When a Call Becomes All Too Personal (your child’s death)

by Tim Trickey
Captain, AEMCA
Advanced Emergency Medical Care Attendant [Paramedic]

Editor’s Note: Tim wrote this article in 2014 to help emergency responders cope with tragic calls, but most importantly, to share how he copes with depression and post-traumatic stress disorder. Sadly, Tim died on December 17, 2017. He leaves his wife and son to mourn his loss, as well as his crew and those whose lives he touched. Rest in peace, my friend.

I was asked by a very dear friend that has helped me through some very difficult years, to tell you about my daughter, Natasha.

I am a Paramedic in Ontario, Canada. Some of you may have been in the Kingston area where I am still working. Ten years ago, I was the supervisor of a small, rural volunteer ambulance service that, at the time, had a call volume of about 500 calls per year. Like most, we hope we never have to respond to family emergencies. But like all small communities, it is usually someone you know, or in my case, family.

Tim and daughter, Natasha

September 2, 2002, started like any other day; wake the kids up for school, have a coffee, and give the “love yous” and “have a good day at school”. I never expected that this day would be the last time I would be able to tell my daughter, Natasha (13), “Love you and have a good day”. My daughter had an appointment that day and was missing school. We made plans to get together after her appointment to have lunch.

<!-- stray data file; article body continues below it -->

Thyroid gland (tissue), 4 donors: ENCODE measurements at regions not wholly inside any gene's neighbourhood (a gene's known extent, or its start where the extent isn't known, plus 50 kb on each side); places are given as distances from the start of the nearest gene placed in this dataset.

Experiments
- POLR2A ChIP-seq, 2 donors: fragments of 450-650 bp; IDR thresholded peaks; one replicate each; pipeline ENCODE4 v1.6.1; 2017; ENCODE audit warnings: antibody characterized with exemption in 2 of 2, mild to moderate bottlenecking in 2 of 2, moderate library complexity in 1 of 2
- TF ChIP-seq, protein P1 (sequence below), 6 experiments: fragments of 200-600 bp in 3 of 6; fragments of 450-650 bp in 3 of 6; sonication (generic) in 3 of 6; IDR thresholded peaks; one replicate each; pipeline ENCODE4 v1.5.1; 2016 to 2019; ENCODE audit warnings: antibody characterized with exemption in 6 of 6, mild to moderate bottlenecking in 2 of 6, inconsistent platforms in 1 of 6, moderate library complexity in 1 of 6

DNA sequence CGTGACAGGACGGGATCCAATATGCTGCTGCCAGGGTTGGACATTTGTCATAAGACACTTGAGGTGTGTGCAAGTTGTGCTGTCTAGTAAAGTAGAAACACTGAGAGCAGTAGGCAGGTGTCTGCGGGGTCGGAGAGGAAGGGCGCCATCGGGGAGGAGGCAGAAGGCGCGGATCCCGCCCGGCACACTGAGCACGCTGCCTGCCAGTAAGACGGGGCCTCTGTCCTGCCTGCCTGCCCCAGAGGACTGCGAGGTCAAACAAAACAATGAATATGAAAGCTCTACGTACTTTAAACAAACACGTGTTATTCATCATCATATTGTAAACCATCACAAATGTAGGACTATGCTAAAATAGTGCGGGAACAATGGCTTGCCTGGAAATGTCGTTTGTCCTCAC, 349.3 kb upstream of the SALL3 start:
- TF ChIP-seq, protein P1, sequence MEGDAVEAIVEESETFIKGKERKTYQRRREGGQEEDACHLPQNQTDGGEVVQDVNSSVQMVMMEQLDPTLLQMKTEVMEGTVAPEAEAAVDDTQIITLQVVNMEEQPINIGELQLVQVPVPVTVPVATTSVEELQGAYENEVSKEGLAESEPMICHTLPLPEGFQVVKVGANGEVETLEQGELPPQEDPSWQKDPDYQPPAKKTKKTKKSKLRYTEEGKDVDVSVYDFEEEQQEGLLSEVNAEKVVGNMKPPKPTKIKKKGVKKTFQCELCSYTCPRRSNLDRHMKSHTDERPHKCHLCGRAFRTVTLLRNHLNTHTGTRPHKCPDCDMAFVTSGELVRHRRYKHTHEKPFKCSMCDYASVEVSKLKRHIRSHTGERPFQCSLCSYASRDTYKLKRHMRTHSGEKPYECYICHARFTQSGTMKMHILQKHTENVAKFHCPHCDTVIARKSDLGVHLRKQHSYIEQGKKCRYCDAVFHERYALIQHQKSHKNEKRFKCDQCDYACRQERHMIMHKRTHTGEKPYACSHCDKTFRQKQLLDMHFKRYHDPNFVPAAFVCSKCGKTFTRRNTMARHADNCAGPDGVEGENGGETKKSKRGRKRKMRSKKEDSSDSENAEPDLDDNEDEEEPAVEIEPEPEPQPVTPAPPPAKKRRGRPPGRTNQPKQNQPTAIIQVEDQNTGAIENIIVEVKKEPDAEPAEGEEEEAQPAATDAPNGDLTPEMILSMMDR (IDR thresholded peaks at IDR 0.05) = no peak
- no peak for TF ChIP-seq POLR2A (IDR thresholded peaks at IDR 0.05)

My day started as usual. Report for work. Because the service was volunteer, we checked to see what had taken place the night before. My partner and I started the morning vehicle check. Normal routine. This day we had a person riding third, who was considering a career as a paramedic, tagging along with us.

In Ontario, we have what is called an Ambulance Service Review, which is conducted by the Ontario Ministry of Health, a branch of the Ontario Government who oversees ambulance operations in the Province of Ontario. I was preparing for such an audit. My staff knew I was under a little bit of stress because of this, so my partner, Jason, asked me to put things aside from my work for a couple of minutes and walk next door to the local coffee shop and have a coffee while they had breakfast.